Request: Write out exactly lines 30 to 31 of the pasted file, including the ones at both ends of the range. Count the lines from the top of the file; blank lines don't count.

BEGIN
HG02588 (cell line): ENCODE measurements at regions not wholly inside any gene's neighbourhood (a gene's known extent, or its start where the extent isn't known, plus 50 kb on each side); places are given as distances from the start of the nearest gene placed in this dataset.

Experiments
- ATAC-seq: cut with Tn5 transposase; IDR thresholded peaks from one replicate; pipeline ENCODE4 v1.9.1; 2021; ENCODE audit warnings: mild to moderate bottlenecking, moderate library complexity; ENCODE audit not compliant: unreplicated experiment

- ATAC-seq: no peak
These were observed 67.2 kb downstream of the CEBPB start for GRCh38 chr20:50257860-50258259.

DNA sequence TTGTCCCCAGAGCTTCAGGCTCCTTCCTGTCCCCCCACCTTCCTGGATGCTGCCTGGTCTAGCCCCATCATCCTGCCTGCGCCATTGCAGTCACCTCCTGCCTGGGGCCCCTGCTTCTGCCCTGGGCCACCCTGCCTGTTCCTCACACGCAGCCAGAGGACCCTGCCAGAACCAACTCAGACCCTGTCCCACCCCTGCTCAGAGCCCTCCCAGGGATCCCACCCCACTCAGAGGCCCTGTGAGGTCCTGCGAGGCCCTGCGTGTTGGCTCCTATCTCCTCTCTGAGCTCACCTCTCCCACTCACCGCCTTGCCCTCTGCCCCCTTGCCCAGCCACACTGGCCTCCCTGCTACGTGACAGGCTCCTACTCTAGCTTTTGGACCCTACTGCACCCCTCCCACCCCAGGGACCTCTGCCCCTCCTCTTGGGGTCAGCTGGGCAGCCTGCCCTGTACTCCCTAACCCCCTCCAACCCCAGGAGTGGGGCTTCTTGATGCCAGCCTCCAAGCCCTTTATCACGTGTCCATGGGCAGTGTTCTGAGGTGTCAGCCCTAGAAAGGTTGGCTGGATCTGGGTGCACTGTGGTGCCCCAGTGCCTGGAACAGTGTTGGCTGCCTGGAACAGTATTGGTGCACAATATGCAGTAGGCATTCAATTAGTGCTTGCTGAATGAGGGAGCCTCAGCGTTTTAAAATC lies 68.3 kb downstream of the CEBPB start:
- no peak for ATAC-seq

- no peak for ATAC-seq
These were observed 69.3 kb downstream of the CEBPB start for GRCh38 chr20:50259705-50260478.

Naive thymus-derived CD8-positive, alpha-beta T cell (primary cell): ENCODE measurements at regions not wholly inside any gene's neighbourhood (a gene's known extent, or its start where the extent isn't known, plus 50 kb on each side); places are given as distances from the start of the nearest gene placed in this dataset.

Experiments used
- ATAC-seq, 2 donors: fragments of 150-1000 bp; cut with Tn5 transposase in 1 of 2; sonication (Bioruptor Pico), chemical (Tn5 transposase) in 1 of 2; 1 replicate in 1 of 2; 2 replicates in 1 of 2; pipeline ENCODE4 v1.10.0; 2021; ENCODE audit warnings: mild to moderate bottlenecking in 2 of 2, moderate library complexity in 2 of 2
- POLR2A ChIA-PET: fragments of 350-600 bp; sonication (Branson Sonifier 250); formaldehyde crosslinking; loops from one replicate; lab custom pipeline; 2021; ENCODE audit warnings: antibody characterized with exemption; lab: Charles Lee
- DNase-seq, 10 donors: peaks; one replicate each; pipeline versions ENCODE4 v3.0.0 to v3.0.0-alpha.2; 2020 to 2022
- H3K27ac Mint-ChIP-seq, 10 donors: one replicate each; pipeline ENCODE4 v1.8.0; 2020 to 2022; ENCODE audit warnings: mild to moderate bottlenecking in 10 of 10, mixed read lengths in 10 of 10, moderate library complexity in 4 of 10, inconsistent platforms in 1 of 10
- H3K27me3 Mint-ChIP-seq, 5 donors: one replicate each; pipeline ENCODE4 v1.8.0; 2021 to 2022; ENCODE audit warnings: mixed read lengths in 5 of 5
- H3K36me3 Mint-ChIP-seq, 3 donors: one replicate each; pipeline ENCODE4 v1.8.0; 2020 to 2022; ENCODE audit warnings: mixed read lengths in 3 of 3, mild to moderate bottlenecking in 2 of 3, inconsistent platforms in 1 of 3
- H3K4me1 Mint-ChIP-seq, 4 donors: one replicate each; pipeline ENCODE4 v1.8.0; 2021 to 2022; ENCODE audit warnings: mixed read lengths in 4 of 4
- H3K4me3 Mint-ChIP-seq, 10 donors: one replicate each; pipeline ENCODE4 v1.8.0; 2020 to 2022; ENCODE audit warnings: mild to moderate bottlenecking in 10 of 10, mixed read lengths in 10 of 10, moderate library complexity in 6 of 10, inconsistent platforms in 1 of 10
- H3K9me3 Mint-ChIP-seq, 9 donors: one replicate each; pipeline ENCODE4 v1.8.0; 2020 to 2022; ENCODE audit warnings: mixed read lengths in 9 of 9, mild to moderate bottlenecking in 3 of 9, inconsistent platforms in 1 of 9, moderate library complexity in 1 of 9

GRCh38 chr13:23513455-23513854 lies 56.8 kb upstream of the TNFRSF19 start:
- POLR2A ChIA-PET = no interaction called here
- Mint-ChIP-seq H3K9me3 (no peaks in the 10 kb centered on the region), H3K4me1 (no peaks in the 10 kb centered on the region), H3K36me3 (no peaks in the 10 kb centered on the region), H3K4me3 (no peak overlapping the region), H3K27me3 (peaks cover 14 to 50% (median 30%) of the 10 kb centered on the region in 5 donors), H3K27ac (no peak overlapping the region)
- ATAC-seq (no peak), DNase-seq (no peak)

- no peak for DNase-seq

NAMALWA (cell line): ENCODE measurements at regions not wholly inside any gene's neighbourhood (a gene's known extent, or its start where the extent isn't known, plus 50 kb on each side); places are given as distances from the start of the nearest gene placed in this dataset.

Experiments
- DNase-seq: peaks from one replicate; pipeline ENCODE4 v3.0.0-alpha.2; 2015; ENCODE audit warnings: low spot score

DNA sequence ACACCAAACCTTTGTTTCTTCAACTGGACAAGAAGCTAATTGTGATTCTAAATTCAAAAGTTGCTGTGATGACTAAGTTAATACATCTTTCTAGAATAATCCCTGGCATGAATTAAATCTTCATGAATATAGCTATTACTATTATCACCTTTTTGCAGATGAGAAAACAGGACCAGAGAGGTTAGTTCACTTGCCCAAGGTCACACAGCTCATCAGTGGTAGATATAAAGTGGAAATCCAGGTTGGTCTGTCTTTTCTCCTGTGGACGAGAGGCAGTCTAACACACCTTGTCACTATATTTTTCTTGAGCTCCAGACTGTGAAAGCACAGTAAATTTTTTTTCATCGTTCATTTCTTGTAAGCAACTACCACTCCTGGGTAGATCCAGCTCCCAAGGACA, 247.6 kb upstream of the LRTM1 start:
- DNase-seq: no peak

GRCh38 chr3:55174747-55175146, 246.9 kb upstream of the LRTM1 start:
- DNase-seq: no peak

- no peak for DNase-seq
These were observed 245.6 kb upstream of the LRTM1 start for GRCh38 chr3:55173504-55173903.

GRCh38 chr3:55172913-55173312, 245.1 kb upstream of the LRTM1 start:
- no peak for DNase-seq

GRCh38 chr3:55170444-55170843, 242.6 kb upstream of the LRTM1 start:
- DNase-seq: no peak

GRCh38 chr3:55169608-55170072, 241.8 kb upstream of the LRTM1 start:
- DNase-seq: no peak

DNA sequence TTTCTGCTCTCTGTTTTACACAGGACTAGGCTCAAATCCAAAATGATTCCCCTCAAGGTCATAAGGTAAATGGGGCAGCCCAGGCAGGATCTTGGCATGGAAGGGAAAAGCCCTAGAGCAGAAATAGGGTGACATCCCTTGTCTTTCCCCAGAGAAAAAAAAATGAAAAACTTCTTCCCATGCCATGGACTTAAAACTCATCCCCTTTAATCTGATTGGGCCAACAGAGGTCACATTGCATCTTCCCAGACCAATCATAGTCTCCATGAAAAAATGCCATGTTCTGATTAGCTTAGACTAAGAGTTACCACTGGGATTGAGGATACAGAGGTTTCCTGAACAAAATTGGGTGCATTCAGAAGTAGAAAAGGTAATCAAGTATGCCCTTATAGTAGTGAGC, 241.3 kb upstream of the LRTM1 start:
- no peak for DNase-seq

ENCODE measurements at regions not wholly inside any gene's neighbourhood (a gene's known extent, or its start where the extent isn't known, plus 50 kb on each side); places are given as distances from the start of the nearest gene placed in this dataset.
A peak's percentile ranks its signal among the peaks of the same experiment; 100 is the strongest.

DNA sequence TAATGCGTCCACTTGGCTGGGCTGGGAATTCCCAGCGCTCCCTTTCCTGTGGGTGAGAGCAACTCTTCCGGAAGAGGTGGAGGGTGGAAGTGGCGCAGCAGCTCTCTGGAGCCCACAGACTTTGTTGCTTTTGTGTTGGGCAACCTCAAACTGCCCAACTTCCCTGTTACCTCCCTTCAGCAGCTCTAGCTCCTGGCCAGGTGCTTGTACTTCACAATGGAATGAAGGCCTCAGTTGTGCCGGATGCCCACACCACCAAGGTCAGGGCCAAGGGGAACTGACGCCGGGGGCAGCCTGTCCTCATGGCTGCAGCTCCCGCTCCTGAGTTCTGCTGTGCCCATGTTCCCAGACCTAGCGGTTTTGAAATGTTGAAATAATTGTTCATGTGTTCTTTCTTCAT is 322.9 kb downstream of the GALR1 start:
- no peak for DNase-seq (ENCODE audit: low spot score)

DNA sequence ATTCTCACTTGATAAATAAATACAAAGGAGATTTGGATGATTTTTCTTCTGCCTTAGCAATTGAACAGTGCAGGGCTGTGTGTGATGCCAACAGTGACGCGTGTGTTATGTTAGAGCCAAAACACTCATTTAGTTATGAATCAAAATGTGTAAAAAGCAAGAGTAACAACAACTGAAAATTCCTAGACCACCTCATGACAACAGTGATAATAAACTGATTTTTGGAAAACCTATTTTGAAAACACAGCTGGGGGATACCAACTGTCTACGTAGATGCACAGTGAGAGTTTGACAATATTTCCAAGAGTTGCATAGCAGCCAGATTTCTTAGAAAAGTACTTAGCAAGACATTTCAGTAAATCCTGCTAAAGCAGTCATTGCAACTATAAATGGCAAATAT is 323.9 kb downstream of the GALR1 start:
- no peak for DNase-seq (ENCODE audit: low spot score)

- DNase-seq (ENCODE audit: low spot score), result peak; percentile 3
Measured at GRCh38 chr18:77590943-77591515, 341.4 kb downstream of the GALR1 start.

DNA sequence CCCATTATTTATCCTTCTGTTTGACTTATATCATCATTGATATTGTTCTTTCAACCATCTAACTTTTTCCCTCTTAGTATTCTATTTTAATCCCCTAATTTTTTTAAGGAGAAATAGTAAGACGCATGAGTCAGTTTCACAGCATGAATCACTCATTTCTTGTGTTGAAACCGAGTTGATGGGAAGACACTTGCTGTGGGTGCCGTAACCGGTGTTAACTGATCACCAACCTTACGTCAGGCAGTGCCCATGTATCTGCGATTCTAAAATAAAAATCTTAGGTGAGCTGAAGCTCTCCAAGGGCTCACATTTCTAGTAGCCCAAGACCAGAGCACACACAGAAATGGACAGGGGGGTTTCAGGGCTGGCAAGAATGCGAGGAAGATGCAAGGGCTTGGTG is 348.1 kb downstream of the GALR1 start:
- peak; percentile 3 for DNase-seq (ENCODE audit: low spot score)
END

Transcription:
- DNase-seq: no peak

GRCh38 chr3:55174747-55175146, 246.9 kb upstream of the LRTM1 start: